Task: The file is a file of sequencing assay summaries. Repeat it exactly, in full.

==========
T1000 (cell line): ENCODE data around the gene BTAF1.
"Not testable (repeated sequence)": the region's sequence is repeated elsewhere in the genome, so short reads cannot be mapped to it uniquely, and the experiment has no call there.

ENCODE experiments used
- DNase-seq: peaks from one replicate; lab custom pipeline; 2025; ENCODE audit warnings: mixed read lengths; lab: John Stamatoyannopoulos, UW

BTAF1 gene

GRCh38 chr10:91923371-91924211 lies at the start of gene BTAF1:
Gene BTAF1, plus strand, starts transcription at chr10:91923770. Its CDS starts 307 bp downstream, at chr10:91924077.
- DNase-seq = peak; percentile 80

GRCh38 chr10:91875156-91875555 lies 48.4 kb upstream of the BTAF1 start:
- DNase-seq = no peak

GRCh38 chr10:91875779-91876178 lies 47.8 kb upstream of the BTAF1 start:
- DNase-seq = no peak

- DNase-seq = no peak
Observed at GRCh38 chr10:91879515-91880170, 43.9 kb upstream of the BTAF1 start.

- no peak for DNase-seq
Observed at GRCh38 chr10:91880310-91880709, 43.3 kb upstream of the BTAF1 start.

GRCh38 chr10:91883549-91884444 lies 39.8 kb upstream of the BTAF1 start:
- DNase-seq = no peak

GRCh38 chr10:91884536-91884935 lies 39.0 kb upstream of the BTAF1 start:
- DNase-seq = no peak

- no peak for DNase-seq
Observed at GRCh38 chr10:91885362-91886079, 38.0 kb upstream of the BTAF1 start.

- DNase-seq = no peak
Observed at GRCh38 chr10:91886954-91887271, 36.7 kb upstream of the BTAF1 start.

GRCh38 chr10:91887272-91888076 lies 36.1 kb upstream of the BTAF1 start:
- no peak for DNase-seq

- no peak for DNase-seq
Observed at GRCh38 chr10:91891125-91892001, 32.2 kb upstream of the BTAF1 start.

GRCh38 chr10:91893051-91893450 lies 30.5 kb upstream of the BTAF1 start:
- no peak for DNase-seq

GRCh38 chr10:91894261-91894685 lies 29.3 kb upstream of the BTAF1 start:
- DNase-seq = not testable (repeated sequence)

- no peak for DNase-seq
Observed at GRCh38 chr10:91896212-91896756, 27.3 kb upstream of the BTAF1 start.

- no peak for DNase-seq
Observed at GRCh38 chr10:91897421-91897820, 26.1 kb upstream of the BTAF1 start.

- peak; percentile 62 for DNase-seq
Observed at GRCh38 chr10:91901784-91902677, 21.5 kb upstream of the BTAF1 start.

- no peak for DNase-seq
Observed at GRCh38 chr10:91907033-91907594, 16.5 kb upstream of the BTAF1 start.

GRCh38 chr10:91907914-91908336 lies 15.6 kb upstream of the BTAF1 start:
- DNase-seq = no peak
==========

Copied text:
T1000 (cell line): ENCODE data around the gene BTAF1.
"Not testable (repeated sequence)": the region's sequence is repeated elsewhere in the genome, so short reads cannot be mapped to it uniquely, and the experiment has no call there.

ENCODE experiments used
- DNase-seq: peaks from one replicate; lab custom pipeline; 2025; ENCODE audit warnings: mixed read lengths; lab: John Stamatoyannopoulos, UW

BTAF1 gene

GRCh38 chr10:91923371-91924211 lies at the start of gene BTAF1:
Gene BTAF1, plus strand, starts transcription at chr10:91923770. Its CDS starts 307 bp downstream, at chr10:91924077.
- DNase-seq = peak; percentile 80

GRCh38 chr10:91875156-91875555 lies 48.4 kb upstream of the BTAF1 start:
- DNase-seq = no peak

GRCh38 chr10:91875779-91876178 lies 47.8 kb upstream of the BTAF1 start:
- DNase-seq = no peak

- DNase-seq = no peak
Observed at GRCh38 chr10:91879515-91880170, 43.9 kb upstream of the BTAF1 start.

- no peak for DNase-seq
Observed at GRCh38 chr10:91880310-91880709, 43.3 kb upstream of the BTAF1 start.

GRCh38 chr10:91883549-91884444 lies 39.8 kb upstream of the BTAF1 start:
- DNase-seq = no peak

GRCh38 chr10:91884536-91884935 lies 39.0 kb upstream of the BTAF1 start:
- DNase-seq = no peak

- no peak for DNase-seq
Observed at GRCh38 chr10:91885362-91886079, 38.0 kb upstream of the BTAF1 start.

- DNase-seq = no peak
Observed at GRCh38 chr10:91886954-91887271, 36.7 kb upstream of the BTAF1 start.

GRCh38 chr10:91887272-91888076 lies 36.1 kb upstream of the BTAF1 start:
- no peak for DNase-seq

- no peak for DNase-seq
Observed at GRCh38 chr10:91891125-91892001, 32.2 kb upstream of the BTAF1 start.

GRCh38 chr10:91893051-91893450 lies 30.5 kb upstream of the BTAF1 start:
- no peak for DNase-seq

GRCh38 chr10:91894261-91894685 lies 29.3 kb upstream of the BTAF1 start:
- DNase-seq = not testable (repeated sequence)

- no peak for DNase-seq
Observed at GRCh38 chr10:91896212-91896756, 27.3 kb upstream of the BTAF1 start.

- no peak for DNase-seq
Observed at GRCh38 chr10:91897421-91897820, 26.1 kb upstream of the BTAF1 start.

- peak; percentile 62 for DNase-seq
Observed at GRCh38 chr10:91901784-91902677, 21.5 kb upstream of the BTAF1 start.

- no peak for DNase-seq
Observed at GRCh38 chr10:91907033-91907594, 16.5 kb upstream of the BTAF1 start.

GRCh38 chr10:91907914-91908336 lies 15.6 kb upstream of the BTAF1 start:
- DNase-seq = no peak